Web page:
Everglades expert: Lake O reservoir plan insufficient
A multi-billion-dollar government plan to build a reservoir to curb South Florida’s noxious algae outbreaks sparked by manure, fertilizer and sewage pollution is drawing renewed opposition, with a top wetlands expert concluding that it’s not big enough, it’s designed wrong and could end up fouling the Everglades.
Two environmental groups say it’s time – with a new governor and a new water management panel – to go back to the drawing board and design it right.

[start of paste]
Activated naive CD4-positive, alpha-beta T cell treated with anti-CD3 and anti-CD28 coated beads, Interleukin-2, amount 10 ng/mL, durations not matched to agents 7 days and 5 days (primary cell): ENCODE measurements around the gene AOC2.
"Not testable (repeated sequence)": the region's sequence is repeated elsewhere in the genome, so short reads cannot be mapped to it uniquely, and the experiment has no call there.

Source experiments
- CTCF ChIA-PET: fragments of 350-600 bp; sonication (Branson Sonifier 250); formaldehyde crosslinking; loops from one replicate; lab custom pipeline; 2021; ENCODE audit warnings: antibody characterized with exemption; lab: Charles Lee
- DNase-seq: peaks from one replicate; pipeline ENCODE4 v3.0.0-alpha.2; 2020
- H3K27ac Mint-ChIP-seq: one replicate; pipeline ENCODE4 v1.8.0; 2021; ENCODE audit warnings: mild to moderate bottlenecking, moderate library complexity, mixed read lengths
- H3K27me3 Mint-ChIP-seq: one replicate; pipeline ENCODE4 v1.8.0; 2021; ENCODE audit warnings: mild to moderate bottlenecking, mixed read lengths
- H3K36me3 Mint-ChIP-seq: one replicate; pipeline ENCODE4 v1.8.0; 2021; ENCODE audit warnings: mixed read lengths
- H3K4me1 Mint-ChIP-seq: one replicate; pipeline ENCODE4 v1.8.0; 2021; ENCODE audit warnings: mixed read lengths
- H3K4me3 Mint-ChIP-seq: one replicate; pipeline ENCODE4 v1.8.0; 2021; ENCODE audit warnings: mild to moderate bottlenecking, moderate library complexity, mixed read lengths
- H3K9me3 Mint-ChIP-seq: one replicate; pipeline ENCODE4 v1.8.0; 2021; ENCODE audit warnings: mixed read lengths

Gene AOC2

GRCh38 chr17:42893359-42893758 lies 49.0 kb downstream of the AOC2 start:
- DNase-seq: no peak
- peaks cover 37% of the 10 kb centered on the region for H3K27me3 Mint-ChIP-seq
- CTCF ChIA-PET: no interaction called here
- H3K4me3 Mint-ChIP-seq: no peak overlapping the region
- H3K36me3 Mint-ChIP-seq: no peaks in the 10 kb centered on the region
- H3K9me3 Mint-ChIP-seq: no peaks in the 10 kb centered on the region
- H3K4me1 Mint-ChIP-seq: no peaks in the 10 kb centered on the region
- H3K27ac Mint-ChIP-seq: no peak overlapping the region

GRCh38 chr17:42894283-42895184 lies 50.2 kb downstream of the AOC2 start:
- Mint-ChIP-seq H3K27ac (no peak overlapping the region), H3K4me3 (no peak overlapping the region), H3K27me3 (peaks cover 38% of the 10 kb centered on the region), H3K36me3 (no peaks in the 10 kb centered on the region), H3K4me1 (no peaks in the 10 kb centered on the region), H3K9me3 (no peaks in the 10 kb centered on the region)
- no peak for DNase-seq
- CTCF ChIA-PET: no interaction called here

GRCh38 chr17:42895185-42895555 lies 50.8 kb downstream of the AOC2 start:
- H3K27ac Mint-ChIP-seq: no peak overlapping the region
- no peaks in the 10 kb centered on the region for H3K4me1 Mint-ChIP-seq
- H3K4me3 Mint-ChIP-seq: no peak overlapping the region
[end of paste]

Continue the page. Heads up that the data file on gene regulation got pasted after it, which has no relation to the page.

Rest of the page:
The state Legislature passed the Lake Okeechobee reservoir plan in 2017 to great fanfare.
The original concept would have created a large basin covering 60,000 acres south of the lake, coupled with wetlands to filter water. The idea was to divert Lake Okeechobee’s polluted water there to get filtered instead of being discharged – as it is now – east through the St. Lucie River to the Atlantic and west through the Caloosahatchee River to the Gulf.
Those discharges have fueled serious toxic algae outbreaks that make people and animals sick, cover beaches with dead marine life, and generate negative media attention around the world.